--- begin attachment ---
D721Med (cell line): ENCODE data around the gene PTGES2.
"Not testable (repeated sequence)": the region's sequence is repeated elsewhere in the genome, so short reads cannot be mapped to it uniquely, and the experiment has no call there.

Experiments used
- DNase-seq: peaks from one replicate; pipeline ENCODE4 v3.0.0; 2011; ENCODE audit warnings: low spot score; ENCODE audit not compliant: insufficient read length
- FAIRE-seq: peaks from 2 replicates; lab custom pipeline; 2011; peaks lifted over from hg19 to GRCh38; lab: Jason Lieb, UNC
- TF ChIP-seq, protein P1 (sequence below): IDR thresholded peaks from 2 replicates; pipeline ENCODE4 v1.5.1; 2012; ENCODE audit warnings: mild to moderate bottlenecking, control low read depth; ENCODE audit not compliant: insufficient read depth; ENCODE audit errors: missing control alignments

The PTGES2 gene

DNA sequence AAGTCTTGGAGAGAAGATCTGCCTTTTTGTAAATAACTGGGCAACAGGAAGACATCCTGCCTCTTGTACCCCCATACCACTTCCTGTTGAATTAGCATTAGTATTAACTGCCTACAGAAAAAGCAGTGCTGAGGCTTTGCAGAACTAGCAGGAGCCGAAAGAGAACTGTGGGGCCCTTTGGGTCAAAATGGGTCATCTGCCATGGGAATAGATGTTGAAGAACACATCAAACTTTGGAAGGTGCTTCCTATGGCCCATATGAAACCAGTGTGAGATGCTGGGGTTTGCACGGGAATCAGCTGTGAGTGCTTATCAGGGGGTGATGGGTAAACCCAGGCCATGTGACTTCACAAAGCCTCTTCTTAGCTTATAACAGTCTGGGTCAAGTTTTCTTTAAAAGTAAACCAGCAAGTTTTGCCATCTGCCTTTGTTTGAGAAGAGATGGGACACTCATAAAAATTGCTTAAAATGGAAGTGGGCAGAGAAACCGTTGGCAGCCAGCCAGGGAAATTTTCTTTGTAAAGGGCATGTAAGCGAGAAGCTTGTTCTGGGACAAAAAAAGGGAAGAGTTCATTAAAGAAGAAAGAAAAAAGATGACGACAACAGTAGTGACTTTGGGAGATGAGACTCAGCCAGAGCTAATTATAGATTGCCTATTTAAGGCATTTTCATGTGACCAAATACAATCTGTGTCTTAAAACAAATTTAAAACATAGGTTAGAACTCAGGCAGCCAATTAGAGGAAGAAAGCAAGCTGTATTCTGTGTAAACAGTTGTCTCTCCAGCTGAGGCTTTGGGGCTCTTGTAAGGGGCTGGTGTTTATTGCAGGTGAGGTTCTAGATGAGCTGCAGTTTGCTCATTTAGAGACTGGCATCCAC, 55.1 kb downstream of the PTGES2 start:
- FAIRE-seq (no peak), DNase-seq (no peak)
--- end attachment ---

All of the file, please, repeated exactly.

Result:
D721Med (cell line): ENCODE data around the gene PTGES2.
"Not testable (repeated sequence)": the region's sequence is repeated elsewhere in the genome, so short reads cannot be mapped to it uniquely, and the experiment has no call there.

Experiments used
- DNase-seq: peaks from one replicate; pipeline ENCODE4 v3.0.0; 2011; ENCODE audit warnings: low spot score; ENCODE audit not compliant: insufficient read length
- FAIRE-seq: peaks from 2 replicates; lab custom pipeline; 2011; peaks lifted over from hg19 to GRCh38; lab: Jason Lieb, UNC
- TF ChIP-seq, protein P1 (sequence below): IDR thresholded peaks from 2 replicates; pipeline ENCODE4 v1.5.1; 2012; ENCODE audit warnings: mild to moderate bottlenecking, control low read depth; ENCODE audit not compliant: insufficient read depth; ENCODE audit errors: missing control alignments

The PTGES2 gene

DNA sequence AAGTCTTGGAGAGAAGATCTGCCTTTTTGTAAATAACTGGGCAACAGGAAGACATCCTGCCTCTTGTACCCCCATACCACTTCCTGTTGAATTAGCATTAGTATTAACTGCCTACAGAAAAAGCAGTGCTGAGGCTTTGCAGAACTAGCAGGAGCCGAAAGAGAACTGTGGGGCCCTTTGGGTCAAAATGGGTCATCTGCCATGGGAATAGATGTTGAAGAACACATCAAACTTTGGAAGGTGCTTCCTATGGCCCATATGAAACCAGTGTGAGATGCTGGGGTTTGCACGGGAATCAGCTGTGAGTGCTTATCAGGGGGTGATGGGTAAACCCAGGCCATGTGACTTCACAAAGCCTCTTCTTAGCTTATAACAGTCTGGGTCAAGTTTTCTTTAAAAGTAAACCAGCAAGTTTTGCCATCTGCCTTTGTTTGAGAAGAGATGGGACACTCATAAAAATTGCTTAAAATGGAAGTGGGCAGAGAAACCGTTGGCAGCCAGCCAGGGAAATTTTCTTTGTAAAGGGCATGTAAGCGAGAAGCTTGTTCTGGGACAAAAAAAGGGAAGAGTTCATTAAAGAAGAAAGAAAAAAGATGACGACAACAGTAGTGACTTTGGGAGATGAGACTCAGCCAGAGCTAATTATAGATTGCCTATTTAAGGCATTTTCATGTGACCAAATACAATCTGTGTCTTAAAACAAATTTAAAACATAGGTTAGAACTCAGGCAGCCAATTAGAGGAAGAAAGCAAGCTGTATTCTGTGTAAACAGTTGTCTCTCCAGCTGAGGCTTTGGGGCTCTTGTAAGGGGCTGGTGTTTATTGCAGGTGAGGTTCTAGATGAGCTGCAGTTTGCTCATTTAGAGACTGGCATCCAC, 55.1 kb downstream of the PTGES2 start:
- FAIRE-seq (no peak), DNase-seq (no peak)